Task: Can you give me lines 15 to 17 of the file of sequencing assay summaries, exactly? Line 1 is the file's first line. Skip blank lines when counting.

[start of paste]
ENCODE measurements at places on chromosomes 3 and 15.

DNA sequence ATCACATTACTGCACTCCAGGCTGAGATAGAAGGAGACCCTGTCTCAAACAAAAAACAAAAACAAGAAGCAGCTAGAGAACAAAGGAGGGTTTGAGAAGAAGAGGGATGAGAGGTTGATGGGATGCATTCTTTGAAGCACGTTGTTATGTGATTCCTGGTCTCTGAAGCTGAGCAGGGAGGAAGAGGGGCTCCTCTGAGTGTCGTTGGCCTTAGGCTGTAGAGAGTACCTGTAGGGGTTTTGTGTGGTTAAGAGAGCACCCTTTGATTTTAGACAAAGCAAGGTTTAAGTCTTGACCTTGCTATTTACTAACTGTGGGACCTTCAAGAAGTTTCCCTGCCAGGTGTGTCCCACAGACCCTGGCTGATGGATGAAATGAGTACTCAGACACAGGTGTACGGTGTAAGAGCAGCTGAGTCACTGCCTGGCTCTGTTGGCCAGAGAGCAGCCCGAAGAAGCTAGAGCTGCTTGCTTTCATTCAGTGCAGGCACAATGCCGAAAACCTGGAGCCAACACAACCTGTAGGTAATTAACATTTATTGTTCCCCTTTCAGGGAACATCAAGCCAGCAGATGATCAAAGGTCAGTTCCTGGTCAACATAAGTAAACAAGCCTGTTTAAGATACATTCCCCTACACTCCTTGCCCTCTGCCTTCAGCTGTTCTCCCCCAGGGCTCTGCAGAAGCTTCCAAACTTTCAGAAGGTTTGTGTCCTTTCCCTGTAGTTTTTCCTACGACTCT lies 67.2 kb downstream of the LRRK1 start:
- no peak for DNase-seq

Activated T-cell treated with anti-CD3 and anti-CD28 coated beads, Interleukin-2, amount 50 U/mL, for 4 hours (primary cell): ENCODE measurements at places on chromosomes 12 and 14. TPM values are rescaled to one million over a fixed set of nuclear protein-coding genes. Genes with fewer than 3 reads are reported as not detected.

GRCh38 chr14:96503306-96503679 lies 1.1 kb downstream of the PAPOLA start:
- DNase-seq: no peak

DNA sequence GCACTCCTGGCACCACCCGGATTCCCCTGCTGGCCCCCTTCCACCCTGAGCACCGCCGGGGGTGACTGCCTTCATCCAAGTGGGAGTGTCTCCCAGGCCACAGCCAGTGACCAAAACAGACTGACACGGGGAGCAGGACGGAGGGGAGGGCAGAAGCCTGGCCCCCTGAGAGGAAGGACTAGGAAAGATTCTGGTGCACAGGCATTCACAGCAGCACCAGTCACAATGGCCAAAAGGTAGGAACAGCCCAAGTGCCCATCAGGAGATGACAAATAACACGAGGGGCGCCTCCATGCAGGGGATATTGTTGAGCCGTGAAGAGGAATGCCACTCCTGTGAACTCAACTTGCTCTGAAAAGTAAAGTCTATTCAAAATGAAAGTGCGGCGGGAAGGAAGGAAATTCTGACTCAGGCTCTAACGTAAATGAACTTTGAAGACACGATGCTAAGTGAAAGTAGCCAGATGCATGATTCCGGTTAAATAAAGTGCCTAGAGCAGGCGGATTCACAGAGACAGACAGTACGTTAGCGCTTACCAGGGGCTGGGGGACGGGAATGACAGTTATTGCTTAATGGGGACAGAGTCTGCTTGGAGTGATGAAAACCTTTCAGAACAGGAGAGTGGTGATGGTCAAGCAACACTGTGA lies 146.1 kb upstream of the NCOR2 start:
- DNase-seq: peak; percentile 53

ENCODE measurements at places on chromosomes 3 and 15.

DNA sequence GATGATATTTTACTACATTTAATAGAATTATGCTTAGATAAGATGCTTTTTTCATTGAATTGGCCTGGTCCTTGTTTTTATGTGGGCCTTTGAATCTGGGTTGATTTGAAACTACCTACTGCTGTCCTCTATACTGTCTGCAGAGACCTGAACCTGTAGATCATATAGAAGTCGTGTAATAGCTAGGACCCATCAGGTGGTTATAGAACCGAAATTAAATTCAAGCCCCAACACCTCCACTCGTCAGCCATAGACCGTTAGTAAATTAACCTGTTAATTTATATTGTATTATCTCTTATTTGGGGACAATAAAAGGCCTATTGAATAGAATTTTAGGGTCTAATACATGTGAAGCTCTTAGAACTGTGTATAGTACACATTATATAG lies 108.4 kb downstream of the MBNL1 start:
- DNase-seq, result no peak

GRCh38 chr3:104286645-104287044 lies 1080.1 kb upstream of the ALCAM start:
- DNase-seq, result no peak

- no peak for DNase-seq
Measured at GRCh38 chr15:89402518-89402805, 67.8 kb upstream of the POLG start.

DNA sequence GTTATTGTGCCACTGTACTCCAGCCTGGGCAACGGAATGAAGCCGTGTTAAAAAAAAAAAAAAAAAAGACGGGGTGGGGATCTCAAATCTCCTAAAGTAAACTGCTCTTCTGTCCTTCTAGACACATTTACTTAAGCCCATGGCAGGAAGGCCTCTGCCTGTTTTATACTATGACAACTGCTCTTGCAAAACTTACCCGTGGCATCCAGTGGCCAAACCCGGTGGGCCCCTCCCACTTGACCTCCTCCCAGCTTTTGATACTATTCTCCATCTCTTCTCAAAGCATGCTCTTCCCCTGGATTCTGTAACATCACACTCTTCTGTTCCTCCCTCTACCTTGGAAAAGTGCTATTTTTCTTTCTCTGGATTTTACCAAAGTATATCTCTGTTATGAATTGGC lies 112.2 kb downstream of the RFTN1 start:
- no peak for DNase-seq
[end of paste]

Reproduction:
Measured at GRCh38 chr15:89402518-89402805, 67.8 kb upstream of the POLG start.

DNA sequence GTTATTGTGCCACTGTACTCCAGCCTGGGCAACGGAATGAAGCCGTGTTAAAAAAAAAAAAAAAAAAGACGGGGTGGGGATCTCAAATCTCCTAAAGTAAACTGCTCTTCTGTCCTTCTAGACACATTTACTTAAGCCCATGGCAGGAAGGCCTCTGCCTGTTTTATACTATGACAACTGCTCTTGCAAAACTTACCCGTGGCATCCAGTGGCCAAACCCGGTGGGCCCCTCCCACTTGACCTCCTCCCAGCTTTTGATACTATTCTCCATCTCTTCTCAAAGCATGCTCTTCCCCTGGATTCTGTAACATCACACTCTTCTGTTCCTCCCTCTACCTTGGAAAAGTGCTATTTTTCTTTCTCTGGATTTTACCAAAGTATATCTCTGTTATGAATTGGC lies 112.2 kb downstream of the RFTN1 start:
- no peak for DNase-seq